Ashoke notices the ways in which his son is growing up and beginning to resemble him and his wife. Ashoke begins to explain to Gogol why he feels a “special kinship” for Gogol (the writer), telling his son that the author spent most of his adult life outside his homeland, just like him. He considers telling Gogol about the train accident, but his son has grown impatient and turned up the Beatles, and as he looks around the room Ashoke notices a cassette of traditional Indian music he bought for Gogol still in its wrapper. The memory of the train is distant for him now, and this is a day to celebrate life, not death—so he says good night. Gogol locks the door behind him, slotting the book up onto a shelf, and reflecting that since Gogol is actually the author’s last name, no one in the world really shares his name—not even his namesake.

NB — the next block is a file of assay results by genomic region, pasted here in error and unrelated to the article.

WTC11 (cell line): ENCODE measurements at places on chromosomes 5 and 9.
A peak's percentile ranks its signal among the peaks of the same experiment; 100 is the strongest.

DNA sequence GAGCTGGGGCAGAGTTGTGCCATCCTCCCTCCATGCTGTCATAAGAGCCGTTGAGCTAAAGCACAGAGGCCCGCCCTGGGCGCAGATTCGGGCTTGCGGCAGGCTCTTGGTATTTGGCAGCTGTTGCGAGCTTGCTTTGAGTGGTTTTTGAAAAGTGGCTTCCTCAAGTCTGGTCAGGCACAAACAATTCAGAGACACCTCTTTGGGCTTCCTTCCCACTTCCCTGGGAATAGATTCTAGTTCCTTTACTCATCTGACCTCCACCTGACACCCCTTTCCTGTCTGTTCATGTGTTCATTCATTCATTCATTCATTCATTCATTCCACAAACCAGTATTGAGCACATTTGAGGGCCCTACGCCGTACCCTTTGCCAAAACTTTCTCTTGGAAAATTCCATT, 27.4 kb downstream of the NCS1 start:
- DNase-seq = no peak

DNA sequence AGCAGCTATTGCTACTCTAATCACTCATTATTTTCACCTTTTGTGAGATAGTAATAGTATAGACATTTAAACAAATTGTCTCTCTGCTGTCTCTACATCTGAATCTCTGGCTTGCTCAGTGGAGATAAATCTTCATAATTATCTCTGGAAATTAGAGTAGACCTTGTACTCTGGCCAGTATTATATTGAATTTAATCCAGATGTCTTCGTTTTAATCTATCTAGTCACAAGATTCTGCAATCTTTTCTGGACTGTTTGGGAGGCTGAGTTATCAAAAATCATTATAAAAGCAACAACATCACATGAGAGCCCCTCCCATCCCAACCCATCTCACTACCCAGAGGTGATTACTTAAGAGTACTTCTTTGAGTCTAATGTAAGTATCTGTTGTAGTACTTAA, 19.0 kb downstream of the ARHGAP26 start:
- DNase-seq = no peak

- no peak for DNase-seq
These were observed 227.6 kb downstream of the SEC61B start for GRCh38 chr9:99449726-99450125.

Physically, Gogol is growing into a copy of Ashoke and Ashima, but culturally they are by now quite different, a fact that Gogol’s music choice drives home for Ashoke. That Ashoke’s connection to Gogol is partly based in their shared immigrant experience fails to resonate with Gogol, who does not want to think of himself as an immigrant – for him, America is his home country. Ashoke’s decision not to reveal the story of the train accident only increases the divide between father and son, as well as the sense of isolation Gogol comes to feel more and more regarding his name. It seems that no one in the world, not even his namesake himself, has the first name Gogol – an intensely lonely thought.